The Wall Street Journal had a feature article (subscrip. req'd) last week on the SEC's efforts, pursuant to Section 308 of Sarbanes-Oxley (the "Fair Funds" provision), to pay out some of the large civil penalties it has collected to investors. The article focuses on the logistical challenges of the WorldCom case, where tracking down all of the injured investors and sorting out their claims is expected to take close to two years.
Quote of note: "Regulators are looking for cheaper and faster ways to get money back to investors. While the Fair Funds program was set up to be separate from private class-action lawsuits, the SEC is moving to work more closely with trial lawyers and has hitched several of its Fair Fund efforts to related class-action settlements that cover a similar set of investors. SEC funds have been combined with class-action settlements in about a half-dozen cases, including the agency's $150 million settlement with Bristol-Myers Squibb Co. and its $25 million settlement with Lucent Technologies Inc."
The June issue of The Review of Securities & Commodities Regulation (Vol. 38, No. 11) contains an excellent overview of the law surrounding the use of confidential sources. The article, entitled "Anonymous Sources in Securities Class Action Complaints," is authored by John Henn, Brandon White, and Matthew Baltay and provides a circuit-by-circuit analysis.
Whether trading under a Rule 10b5-1 trading plan can help shield corporate executives from securities fraud liability is a topic that courts continue to explore.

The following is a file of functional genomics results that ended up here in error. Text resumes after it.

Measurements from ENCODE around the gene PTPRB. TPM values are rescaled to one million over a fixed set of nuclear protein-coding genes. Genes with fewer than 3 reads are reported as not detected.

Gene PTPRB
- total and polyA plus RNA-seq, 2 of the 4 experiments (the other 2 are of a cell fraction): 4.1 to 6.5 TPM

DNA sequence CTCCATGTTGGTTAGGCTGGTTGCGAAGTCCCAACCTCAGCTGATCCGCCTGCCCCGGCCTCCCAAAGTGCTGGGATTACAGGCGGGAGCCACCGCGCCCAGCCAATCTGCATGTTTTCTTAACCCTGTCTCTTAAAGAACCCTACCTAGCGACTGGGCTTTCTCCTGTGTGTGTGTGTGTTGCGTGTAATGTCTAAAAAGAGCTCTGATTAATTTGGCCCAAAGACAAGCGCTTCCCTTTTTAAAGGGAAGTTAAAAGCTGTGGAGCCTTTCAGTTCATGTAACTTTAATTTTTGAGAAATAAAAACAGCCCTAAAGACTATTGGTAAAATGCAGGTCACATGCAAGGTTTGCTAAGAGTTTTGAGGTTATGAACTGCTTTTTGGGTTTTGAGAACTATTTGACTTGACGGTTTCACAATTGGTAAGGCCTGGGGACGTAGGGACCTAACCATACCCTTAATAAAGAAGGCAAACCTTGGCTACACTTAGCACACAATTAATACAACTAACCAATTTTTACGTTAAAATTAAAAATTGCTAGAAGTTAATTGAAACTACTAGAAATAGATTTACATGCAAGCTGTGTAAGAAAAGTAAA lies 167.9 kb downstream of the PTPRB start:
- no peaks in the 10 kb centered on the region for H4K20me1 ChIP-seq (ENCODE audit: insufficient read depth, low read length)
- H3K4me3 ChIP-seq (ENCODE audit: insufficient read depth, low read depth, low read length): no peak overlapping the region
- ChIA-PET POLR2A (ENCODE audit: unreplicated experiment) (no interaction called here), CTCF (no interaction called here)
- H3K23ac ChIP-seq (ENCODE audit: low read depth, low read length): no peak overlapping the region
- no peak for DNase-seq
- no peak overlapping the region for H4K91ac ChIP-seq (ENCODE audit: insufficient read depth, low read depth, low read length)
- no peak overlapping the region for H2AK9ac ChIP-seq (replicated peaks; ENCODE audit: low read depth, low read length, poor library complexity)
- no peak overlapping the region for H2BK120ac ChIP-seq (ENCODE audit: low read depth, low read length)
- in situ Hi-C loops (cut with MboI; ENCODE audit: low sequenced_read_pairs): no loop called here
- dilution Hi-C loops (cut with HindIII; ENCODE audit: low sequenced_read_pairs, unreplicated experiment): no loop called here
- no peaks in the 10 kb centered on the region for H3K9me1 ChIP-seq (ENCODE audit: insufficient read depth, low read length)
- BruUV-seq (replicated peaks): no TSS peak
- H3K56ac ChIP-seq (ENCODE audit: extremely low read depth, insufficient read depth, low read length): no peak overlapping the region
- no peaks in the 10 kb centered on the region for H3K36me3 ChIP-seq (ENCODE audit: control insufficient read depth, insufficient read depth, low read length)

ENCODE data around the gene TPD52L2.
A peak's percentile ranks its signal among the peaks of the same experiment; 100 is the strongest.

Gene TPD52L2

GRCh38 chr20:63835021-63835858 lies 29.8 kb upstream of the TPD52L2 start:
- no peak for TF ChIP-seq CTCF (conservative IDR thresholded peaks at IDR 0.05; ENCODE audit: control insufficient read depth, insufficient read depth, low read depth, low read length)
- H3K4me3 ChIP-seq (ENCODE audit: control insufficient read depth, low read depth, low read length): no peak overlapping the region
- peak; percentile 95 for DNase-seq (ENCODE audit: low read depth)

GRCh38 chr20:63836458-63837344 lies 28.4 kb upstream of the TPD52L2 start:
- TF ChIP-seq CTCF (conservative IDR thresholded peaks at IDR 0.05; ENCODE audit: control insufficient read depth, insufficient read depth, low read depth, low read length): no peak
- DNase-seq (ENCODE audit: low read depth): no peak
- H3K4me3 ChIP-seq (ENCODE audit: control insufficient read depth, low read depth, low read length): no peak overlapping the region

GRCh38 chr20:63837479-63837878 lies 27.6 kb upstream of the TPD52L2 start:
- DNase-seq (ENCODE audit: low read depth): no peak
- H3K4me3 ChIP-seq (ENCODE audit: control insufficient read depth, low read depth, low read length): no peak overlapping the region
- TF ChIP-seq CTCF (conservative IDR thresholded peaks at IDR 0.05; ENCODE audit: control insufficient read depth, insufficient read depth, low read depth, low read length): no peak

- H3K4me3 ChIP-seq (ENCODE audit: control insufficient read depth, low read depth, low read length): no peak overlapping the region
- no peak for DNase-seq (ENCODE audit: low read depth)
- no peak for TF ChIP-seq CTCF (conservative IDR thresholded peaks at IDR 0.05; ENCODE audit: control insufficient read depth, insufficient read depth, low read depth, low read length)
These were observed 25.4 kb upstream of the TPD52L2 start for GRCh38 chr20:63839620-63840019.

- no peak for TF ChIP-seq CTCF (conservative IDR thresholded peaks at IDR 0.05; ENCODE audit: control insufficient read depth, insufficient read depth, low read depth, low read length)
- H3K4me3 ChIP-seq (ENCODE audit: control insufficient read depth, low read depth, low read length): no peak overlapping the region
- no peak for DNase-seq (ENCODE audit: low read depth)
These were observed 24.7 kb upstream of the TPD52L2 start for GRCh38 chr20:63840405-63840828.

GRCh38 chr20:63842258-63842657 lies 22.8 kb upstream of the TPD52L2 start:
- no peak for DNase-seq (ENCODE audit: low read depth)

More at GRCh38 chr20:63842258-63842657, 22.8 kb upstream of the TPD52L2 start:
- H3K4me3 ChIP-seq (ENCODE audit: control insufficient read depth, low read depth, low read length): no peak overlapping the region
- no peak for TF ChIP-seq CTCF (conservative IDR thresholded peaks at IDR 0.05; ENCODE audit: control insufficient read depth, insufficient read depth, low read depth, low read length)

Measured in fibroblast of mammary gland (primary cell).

Rule 10b5-1, put into place in 2000, establishes that a person's purchase or sale of securities is not "on the basis of" material nonpublic information if, before becoming aware of the information, the person enters into a binding contract, instruction, or trading plan (as defined in the rule) covering the securities transaction at issue. To take advantage of this potential affirmative defense, many executives have implemented trading plans for their sales of company stock.
Insider trading, of course, is often used by plaintiffs in securities class actions to create an inference of scienter (i.e., fraudulent intent). The plaintiffs allege that the individual corporate defendants profited from the alleged fraud by selling their company stock at an artificially inflated price. In the latest decision to consider the impact of Rule 10b5-1 trading plans on insider trading scienter allegations, the court in In re Netflix, Inc. Sec. Litig., 2005 WL 1562858 (N.D. Cal. June 28, 2005) found that the fact that the trading in question took place pursuant to a trading plan mitigated against a finding of an inference of scienter.
The author of The 10b-5 Daily has written an article (with one of his colleagues) on this topic.